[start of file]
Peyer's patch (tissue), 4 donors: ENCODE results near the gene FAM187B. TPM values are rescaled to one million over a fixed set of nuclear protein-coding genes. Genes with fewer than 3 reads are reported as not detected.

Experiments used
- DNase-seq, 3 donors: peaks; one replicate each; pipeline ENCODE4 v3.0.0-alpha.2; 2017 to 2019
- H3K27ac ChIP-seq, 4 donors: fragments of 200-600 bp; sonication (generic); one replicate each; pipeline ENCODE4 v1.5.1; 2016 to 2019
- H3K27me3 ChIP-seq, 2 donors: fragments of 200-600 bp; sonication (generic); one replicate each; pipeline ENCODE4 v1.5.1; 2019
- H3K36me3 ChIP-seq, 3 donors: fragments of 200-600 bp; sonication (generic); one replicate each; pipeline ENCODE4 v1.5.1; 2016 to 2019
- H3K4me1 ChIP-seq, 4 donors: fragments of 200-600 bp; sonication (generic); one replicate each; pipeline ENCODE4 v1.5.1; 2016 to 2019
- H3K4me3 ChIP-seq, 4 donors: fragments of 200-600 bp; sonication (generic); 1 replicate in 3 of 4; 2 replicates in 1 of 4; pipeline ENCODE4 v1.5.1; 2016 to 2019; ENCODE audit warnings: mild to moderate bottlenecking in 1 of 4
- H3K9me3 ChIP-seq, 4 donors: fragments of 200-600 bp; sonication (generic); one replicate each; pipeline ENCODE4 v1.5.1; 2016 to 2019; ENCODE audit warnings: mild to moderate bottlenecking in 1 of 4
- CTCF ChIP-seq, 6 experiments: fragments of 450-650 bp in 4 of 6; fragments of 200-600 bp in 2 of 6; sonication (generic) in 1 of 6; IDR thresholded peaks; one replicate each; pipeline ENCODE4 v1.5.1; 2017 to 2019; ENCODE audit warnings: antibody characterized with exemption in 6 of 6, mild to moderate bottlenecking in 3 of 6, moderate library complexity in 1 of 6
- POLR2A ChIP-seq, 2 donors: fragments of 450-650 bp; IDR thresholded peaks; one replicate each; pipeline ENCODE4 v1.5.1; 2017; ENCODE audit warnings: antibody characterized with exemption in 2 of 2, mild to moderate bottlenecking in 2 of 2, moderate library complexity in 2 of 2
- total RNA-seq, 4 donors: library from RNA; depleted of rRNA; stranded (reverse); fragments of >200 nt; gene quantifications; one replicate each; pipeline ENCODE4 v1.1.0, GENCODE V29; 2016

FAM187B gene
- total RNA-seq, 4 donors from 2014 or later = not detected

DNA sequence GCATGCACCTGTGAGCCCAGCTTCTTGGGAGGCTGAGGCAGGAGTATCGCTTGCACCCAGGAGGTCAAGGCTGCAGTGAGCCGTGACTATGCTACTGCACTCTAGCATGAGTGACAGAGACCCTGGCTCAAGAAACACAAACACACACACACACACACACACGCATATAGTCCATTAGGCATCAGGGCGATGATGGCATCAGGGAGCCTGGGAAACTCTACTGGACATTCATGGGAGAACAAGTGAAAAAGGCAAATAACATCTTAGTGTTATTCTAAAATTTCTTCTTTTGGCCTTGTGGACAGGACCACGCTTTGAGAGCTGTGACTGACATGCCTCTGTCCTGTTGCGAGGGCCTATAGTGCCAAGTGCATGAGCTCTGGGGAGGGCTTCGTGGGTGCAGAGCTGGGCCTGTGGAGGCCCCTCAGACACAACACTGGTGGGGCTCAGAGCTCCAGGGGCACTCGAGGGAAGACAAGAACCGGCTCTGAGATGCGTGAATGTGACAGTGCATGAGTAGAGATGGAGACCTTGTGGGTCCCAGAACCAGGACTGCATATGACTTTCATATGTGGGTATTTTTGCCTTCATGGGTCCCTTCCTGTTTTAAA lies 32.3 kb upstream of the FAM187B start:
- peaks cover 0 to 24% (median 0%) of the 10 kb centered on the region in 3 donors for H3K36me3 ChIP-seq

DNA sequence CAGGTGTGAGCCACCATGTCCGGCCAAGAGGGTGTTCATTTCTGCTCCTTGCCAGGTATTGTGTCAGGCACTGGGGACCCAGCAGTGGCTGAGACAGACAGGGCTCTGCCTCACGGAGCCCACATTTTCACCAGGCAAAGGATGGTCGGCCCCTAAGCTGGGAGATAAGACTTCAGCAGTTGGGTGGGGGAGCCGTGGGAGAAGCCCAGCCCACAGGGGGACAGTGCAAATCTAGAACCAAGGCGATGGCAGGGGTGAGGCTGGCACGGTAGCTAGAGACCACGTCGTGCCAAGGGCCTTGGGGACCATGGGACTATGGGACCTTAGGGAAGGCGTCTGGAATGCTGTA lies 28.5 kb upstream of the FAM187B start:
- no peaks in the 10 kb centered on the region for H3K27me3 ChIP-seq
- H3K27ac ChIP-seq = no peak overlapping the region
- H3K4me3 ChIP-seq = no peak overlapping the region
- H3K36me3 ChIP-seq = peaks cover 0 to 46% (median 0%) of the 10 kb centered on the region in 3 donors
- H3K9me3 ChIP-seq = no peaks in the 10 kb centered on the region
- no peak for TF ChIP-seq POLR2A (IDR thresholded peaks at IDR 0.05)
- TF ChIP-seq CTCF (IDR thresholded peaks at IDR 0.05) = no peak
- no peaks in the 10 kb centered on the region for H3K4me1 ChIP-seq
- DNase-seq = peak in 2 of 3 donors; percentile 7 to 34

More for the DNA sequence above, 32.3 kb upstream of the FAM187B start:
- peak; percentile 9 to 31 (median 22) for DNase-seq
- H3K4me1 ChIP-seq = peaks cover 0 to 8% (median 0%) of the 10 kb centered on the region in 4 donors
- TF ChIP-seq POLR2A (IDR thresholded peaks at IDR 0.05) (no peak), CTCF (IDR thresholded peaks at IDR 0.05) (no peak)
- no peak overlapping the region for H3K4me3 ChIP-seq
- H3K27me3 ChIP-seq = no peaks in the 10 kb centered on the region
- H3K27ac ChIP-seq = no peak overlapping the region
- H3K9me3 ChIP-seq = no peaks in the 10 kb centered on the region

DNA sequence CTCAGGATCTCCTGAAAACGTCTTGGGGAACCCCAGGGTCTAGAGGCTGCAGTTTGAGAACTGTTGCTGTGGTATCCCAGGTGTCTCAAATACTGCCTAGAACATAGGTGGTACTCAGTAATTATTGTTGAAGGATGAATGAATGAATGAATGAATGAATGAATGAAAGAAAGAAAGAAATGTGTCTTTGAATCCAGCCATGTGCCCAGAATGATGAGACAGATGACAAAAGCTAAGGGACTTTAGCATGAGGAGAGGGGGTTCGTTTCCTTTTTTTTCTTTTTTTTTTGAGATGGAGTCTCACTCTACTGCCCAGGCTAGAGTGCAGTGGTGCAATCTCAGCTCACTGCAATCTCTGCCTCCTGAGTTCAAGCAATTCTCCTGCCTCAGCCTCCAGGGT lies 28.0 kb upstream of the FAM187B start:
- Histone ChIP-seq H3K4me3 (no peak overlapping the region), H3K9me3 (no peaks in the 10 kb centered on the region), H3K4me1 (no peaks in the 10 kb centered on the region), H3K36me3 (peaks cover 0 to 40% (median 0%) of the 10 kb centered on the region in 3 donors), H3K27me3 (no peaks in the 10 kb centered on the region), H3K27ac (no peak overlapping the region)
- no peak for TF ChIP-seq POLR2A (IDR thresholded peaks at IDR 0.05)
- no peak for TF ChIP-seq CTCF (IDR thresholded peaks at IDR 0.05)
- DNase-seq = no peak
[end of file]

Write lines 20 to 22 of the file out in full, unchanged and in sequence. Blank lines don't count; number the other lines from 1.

- H3K4me3 ChIP-seq = no peak overlapping the region
- H3K36me3 ChIP-seq = peaks cover 0 to 46% (median 0%) of the 10 kb centered on the region in 3 donors
- H3K9me3 ChIP-seq = no peaks in the 10 kb centered on the region